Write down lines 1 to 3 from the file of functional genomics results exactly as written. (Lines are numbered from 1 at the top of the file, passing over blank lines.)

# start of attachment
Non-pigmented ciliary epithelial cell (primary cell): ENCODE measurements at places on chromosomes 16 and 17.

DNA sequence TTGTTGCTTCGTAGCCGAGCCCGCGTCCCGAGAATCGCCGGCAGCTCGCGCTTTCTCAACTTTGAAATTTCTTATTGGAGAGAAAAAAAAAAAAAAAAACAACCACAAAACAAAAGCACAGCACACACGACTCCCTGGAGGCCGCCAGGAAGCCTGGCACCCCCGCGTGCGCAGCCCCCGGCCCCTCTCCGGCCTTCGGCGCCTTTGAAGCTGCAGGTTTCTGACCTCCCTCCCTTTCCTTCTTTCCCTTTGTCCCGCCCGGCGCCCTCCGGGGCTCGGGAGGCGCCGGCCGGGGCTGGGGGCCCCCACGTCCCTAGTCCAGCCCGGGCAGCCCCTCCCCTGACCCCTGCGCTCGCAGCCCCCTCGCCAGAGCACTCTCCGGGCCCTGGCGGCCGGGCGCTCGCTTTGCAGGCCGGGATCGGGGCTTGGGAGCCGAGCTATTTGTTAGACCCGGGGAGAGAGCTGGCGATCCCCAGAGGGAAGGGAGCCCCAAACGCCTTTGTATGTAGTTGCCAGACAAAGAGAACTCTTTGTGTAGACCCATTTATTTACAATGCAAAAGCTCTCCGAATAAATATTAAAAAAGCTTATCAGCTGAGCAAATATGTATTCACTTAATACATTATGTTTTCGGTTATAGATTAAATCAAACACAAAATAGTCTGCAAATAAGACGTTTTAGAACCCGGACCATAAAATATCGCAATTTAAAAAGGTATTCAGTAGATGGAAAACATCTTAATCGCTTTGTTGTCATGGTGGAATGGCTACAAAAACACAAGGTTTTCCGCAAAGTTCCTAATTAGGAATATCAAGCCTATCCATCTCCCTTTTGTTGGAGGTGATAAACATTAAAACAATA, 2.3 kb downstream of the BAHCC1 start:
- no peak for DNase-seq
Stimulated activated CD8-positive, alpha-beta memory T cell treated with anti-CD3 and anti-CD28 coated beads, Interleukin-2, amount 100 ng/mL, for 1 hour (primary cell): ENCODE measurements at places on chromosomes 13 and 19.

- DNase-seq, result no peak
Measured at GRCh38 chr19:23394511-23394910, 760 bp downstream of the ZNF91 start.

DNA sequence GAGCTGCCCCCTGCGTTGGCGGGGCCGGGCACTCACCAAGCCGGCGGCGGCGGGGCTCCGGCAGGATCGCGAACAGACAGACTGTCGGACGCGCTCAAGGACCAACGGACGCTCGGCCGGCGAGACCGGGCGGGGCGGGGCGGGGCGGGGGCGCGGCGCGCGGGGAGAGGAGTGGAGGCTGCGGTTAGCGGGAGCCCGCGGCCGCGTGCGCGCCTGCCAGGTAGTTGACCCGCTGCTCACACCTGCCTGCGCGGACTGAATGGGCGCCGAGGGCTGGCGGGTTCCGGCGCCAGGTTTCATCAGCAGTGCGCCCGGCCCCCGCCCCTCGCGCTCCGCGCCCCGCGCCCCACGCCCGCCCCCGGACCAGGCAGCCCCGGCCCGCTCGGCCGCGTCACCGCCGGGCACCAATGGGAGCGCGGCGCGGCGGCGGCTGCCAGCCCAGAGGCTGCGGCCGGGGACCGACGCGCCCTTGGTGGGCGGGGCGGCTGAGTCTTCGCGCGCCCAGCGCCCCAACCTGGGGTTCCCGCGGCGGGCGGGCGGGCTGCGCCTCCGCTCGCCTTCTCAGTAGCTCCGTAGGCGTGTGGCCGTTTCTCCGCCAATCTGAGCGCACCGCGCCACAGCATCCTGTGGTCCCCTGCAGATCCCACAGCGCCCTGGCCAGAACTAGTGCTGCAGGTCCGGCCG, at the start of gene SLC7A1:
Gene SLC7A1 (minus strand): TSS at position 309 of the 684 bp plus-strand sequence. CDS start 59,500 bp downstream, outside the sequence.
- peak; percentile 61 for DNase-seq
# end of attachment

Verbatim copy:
Non-pigmented ciliary epithelial cell (primary cell): ENCODE measurements at places on chromosomes 16 and 17.

DNA sequence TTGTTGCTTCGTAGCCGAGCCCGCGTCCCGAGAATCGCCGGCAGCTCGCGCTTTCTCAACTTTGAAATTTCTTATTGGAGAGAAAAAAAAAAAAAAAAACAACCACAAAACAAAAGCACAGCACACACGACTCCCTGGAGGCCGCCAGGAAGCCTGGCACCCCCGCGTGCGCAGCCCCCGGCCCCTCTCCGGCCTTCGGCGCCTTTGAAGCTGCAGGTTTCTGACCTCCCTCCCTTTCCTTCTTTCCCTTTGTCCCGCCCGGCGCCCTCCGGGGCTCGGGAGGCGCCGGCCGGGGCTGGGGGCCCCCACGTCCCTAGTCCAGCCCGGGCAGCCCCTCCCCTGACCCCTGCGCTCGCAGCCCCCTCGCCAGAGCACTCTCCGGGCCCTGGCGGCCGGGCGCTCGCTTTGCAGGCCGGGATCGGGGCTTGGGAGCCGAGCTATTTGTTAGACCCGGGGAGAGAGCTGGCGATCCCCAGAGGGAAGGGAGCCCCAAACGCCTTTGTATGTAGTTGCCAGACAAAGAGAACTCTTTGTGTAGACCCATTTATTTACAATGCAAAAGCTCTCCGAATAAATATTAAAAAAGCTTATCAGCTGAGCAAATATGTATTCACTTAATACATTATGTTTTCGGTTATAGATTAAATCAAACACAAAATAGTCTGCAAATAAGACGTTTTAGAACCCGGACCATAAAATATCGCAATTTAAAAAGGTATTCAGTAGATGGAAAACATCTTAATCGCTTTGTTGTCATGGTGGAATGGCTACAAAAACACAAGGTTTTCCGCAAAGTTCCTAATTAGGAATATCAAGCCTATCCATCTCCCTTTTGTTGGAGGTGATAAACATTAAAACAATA, 2.3 kb downstream of the BAHCC1 start:
- no peak for DNase-seq